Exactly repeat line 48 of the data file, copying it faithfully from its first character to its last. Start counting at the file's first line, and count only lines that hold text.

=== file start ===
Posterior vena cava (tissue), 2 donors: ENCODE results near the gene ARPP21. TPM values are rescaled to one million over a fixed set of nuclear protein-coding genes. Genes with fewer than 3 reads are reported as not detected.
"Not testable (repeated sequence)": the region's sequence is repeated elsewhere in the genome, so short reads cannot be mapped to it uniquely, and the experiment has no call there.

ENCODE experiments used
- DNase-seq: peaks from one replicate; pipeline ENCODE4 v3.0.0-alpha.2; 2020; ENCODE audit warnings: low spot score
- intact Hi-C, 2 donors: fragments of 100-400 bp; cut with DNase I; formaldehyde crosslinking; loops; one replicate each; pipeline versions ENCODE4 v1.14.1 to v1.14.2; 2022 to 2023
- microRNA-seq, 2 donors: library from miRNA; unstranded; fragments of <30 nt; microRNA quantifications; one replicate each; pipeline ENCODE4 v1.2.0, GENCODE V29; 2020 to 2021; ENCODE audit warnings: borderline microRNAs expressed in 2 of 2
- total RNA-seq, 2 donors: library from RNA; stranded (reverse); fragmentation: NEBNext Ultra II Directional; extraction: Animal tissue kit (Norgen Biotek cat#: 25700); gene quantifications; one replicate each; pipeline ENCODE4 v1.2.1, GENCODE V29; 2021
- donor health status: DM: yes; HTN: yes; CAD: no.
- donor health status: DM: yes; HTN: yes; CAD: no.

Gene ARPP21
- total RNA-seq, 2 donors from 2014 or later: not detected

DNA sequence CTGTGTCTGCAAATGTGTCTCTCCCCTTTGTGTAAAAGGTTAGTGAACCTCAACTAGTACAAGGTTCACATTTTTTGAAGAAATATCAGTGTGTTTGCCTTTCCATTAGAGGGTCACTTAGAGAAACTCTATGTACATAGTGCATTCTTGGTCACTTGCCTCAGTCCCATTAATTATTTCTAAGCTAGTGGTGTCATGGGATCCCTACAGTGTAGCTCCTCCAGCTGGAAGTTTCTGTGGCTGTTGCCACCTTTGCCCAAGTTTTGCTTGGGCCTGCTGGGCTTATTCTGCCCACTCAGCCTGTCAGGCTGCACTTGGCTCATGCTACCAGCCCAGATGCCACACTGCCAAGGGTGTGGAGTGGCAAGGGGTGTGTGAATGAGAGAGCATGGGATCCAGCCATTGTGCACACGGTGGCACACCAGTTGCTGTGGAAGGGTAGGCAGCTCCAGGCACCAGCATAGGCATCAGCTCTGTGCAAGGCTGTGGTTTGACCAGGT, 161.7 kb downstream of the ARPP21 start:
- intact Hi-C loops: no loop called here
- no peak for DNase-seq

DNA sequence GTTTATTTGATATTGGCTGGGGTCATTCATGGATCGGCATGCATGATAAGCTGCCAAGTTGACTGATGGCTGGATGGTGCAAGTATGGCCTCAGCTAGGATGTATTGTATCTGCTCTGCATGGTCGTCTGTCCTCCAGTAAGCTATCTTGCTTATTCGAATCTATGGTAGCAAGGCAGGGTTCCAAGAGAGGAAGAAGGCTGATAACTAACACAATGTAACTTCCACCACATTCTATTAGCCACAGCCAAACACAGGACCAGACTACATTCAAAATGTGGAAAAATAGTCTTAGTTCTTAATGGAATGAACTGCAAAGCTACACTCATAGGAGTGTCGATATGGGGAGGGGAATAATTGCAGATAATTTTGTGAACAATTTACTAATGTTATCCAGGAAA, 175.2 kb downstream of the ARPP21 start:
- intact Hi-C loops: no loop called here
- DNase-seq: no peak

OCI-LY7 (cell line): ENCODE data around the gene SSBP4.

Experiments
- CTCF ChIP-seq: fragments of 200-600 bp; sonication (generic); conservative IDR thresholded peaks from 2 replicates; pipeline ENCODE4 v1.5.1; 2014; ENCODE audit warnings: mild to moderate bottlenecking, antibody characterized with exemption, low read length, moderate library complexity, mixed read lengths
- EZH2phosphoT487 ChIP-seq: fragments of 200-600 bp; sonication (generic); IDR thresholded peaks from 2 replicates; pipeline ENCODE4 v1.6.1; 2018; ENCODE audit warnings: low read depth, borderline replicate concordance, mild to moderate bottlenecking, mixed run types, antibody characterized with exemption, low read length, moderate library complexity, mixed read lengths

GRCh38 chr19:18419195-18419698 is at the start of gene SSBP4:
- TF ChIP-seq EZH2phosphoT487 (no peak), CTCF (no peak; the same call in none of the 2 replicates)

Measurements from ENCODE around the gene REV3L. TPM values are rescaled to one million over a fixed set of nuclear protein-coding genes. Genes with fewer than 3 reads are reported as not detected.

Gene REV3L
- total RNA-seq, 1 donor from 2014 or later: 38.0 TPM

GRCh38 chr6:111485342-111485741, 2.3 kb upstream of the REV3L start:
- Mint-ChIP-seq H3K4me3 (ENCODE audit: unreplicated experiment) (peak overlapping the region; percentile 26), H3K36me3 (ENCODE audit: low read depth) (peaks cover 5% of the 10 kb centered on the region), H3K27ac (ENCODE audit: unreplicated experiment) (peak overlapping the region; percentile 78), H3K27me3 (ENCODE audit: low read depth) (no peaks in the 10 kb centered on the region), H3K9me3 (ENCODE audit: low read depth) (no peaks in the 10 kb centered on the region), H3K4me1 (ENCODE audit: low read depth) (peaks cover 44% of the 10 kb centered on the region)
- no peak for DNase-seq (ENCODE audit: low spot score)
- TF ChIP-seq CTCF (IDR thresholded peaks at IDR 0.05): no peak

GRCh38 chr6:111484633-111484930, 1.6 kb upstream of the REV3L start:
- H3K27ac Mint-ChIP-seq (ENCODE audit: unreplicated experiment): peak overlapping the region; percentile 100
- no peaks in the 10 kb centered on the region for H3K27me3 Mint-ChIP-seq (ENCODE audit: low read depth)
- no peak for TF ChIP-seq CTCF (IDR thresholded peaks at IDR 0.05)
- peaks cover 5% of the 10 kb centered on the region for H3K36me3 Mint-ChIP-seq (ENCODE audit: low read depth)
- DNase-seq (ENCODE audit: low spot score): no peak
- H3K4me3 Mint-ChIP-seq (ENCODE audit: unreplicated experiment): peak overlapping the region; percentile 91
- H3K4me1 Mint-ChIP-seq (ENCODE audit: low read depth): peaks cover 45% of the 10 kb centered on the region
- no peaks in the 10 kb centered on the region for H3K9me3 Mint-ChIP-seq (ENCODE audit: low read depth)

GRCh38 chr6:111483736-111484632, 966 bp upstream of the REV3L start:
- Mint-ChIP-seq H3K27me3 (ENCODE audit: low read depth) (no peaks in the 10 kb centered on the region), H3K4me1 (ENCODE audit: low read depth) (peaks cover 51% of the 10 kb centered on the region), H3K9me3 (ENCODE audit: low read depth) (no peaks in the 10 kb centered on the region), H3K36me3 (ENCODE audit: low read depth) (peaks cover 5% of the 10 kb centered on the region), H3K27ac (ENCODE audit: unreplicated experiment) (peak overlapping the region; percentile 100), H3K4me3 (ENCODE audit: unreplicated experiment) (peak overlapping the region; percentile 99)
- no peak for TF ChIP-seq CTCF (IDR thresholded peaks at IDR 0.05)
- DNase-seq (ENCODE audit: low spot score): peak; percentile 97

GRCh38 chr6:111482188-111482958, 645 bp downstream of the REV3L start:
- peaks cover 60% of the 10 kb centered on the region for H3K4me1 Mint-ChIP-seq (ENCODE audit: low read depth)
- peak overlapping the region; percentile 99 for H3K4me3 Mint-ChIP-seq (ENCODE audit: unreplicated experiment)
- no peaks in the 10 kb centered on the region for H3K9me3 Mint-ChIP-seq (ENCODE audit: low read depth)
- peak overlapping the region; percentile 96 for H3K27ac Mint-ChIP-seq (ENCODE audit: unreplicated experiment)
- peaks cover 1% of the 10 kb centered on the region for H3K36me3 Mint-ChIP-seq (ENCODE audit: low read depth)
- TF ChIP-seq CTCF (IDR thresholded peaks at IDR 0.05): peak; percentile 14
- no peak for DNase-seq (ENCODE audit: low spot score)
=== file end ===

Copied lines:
- peak overlapping the region; percentile 96 for H3K27ac Mint-ChIP-seq (ENCODE audit: unreplicated experiment)